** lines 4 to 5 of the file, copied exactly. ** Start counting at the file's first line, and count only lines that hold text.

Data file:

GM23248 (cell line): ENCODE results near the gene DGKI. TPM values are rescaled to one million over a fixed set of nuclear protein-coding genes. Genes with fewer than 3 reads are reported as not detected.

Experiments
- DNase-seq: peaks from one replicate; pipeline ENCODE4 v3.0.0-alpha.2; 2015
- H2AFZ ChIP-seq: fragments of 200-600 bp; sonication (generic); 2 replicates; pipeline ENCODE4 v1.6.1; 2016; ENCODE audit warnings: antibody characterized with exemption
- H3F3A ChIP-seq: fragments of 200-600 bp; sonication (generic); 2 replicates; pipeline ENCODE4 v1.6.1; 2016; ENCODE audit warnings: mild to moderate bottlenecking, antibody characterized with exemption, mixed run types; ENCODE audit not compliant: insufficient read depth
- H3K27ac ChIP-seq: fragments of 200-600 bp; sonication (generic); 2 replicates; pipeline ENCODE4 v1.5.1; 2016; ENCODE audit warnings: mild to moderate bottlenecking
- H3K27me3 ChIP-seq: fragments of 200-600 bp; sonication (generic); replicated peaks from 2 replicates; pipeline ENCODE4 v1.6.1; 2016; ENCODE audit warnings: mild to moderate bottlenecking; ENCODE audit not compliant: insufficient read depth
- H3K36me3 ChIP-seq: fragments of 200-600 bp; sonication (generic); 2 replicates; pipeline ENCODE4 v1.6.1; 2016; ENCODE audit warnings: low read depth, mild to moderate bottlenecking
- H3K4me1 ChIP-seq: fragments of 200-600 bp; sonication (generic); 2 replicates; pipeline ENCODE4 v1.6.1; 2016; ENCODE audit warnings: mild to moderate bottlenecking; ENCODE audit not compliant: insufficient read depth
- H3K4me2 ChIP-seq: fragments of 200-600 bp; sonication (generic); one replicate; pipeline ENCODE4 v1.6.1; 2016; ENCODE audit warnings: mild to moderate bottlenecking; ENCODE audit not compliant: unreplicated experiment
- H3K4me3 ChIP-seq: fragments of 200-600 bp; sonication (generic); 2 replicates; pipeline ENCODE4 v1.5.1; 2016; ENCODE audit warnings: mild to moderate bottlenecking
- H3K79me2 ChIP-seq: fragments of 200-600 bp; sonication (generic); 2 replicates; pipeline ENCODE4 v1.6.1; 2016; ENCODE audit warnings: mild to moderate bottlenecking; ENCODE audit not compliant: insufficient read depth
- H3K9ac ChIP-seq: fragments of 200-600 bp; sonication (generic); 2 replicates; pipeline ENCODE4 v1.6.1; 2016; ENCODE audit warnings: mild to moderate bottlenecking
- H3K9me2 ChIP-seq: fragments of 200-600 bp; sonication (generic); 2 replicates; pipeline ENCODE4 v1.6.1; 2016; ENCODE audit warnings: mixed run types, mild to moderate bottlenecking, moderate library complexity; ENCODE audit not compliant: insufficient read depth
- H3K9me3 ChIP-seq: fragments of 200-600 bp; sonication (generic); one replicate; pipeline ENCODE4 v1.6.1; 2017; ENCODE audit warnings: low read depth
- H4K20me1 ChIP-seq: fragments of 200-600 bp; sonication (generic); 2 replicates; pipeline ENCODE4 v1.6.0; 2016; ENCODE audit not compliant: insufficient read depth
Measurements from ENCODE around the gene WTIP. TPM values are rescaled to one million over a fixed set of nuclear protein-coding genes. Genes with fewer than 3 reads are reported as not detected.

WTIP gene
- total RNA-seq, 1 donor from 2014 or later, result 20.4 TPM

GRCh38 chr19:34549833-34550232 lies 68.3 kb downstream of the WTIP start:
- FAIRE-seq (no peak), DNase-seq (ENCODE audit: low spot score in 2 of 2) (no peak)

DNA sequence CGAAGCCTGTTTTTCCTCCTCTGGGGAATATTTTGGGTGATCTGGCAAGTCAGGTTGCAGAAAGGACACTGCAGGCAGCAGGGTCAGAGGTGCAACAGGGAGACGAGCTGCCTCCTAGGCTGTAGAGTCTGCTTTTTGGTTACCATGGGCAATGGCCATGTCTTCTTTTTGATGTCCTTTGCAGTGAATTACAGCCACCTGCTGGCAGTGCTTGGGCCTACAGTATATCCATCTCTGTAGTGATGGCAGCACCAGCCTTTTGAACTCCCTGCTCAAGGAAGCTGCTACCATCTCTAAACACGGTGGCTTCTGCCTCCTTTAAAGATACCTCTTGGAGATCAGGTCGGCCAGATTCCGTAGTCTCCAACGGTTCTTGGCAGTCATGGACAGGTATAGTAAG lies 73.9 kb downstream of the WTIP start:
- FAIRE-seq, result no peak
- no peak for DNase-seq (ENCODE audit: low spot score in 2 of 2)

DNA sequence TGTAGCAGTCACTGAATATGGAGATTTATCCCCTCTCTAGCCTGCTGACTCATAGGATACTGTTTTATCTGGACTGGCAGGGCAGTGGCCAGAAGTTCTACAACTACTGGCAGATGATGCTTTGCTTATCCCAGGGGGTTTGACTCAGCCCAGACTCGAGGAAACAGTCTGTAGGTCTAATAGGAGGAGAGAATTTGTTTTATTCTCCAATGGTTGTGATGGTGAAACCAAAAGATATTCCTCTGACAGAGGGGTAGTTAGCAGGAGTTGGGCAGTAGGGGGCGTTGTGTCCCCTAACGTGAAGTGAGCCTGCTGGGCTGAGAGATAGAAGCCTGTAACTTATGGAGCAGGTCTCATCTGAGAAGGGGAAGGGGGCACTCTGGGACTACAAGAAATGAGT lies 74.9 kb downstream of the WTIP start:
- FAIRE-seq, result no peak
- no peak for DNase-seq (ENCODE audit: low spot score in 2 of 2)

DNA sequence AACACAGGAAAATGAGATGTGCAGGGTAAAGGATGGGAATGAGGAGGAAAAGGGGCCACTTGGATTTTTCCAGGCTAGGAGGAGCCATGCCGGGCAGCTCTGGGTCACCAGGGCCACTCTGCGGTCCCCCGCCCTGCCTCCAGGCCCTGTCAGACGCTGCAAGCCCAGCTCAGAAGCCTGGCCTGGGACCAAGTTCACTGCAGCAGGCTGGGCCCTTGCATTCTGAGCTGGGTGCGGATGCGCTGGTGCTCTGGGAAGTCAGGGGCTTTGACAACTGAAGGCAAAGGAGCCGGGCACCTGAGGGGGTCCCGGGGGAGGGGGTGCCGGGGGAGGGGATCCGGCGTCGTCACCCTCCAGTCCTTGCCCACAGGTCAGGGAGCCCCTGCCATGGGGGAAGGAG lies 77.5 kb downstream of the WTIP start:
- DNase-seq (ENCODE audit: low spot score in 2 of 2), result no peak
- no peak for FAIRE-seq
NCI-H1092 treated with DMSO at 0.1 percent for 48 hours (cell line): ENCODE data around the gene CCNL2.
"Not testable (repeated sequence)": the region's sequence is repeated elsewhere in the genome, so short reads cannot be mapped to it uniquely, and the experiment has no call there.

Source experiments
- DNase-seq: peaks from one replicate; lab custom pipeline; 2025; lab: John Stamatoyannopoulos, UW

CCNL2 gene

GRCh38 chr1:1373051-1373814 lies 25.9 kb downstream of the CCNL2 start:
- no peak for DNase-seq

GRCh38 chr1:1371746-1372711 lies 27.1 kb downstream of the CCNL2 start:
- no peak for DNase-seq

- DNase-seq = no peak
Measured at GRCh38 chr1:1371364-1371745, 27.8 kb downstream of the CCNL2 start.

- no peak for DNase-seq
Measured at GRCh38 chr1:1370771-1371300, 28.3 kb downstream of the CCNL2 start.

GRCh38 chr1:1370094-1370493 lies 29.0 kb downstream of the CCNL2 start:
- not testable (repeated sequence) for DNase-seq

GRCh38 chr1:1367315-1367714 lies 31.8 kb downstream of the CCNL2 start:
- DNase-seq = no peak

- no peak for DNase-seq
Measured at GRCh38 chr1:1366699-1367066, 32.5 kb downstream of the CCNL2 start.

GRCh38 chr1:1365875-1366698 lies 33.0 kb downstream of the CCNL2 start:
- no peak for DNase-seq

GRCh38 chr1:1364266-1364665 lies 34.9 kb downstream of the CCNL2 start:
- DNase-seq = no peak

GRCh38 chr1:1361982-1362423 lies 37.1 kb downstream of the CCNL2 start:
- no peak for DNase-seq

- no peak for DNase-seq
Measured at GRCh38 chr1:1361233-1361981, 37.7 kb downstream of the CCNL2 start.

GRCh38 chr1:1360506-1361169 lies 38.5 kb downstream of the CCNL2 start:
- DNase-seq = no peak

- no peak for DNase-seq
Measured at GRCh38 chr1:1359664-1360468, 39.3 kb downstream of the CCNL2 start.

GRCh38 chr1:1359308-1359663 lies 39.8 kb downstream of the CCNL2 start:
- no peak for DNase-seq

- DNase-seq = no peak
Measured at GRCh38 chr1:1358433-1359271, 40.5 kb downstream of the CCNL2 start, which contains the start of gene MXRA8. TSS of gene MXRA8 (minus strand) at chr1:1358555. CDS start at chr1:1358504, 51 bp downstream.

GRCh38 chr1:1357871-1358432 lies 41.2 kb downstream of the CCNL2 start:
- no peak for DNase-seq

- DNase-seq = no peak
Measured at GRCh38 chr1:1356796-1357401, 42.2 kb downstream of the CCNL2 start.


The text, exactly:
- H2AFZ ChIP-seq: fragments of 200-600 bp; sonication (generic); 2 replicates; pipeline ENCODE4 v1.6.1; 2016; ENCODE audit warnings: antibody characterized with exemption
- H3F3A ChIP-seq: fragments of 200-600 bp; sonication (generic); 2 replicates; pipeline ENCODE4 v1.6.1; 2016; ENCODE audit warnings: mild to moderate bottlenecking, antibody characterized with exemption, mixed run types; ENCODE audit not compliant: insufficient read depth